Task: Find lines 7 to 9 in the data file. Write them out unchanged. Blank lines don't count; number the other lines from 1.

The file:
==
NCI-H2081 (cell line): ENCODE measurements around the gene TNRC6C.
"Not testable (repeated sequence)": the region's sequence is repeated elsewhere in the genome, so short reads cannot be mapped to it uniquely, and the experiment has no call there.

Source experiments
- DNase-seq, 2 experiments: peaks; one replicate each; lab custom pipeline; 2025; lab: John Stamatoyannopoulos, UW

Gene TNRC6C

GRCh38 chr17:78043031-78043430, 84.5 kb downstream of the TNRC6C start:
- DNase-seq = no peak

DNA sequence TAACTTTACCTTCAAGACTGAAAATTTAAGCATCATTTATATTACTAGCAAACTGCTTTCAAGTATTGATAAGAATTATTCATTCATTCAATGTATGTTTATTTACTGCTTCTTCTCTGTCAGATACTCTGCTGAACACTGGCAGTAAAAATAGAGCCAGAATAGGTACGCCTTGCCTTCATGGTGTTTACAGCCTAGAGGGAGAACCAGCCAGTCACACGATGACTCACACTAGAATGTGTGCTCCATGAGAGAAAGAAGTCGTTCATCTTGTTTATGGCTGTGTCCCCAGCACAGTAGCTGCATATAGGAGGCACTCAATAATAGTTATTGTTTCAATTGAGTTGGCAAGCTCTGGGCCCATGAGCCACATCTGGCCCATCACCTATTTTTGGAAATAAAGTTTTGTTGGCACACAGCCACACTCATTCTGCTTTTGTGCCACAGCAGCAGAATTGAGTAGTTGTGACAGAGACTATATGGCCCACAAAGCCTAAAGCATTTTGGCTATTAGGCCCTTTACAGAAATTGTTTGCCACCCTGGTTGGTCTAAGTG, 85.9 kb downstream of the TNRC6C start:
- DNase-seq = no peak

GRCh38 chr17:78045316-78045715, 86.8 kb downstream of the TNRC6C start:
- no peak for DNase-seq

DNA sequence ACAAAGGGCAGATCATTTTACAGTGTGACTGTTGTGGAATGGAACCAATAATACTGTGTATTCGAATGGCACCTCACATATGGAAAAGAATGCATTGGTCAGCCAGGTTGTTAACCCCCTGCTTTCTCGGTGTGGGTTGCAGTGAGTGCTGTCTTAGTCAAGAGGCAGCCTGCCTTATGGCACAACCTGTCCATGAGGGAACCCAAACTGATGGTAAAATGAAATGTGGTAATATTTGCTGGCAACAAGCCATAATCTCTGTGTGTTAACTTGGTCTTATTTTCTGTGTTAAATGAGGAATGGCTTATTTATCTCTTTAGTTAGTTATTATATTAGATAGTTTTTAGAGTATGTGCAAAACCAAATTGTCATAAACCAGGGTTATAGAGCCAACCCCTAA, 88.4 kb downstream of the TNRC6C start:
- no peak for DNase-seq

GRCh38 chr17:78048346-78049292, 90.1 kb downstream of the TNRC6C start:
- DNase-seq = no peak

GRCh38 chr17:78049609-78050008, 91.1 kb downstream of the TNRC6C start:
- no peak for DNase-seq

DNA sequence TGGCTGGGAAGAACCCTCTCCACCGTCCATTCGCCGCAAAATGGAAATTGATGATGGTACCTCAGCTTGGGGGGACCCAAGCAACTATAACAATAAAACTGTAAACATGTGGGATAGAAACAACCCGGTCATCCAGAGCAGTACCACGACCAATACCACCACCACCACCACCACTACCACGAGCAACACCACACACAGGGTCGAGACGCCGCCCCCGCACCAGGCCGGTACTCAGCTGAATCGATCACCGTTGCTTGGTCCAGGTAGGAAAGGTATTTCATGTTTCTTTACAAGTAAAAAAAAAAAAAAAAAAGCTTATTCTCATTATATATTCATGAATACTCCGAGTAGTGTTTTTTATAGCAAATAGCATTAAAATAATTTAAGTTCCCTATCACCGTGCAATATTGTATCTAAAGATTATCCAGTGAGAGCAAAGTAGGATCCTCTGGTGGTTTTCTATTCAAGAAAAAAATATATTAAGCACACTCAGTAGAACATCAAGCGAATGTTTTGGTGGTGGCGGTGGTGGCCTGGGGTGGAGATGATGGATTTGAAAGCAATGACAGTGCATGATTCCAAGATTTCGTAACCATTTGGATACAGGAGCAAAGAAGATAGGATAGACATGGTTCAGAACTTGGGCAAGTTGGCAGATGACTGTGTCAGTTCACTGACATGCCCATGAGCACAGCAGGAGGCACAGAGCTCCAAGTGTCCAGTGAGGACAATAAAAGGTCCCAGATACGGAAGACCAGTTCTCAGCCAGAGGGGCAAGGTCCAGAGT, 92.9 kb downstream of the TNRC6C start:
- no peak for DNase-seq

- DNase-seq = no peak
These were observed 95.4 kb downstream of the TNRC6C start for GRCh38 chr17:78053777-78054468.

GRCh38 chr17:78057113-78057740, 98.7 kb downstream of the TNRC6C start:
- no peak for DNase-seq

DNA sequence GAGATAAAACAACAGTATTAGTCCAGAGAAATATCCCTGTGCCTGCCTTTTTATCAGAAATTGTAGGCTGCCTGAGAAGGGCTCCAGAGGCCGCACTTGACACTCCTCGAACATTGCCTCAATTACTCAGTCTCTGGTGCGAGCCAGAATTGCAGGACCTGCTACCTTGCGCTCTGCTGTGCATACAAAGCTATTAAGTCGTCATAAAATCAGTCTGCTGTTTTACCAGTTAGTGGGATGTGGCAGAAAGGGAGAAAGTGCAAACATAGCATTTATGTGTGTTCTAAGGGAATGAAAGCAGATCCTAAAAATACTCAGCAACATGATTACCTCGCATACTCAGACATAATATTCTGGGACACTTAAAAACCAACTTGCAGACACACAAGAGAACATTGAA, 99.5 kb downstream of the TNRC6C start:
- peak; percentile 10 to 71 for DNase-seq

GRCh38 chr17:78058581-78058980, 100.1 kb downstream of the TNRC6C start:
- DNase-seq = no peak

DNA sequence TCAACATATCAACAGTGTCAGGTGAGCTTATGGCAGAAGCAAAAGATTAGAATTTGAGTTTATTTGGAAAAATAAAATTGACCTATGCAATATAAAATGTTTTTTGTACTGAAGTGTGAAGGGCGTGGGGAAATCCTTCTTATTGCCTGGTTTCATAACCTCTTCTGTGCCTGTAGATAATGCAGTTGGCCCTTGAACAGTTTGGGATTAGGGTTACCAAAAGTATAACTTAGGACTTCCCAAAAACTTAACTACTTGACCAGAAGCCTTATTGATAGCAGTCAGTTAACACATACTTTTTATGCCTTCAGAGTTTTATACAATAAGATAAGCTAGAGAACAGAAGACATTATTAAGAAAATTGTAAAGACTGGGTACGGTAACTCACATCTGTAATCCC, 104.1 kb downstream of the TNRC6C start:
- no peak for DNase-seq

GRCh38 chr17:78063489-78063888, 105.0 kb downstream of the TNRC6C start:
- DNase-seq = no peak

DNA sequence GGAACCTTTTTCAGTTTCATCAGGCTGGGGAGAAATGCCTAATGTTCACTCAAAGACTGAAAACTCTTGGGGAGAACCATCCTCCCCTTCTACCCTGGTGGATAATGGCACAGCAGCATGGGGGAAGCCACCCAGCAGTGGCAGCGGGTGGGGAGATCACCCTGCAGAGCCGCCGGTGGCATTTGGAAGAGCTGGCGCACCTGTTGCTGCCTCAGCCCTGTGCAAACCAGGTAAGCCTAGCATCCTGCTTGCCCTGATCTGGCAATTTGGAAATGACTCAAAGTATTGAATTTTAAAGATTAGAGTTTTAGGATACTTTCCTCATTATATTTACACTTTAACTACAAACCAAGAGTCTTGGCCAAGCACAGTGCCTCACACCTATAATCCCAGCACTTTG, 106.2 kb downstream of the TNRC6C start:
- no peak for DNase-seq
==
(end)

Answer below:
- DNase-seq = no peak

DNA sequence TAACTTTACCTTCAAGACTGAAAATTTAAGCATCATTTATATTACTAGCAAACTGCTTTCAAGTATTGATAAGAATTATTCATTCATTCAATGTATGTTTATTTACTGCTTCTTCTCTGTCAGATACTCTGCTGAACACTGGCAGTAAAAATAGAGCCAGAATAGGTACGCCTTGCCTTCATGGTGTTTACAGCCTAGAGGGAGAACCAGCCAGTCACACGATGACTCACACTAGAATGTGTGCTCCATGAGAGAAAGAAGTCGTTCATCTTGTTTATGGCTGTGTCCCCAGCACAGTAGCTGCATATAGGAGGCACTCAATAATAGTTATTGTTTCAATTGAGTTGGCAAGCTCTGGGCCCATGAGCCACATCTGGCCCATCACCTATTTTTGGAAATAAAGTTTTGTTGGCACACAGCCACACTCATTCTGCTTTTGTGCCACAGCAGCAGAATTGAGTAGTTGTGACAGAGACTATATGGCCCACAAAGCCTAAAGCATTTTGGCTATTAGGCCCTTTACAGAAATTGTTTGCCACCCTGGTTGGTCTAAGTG, 85.9 kb downstream of the TNRC6C start:
- DNase-seq = no peak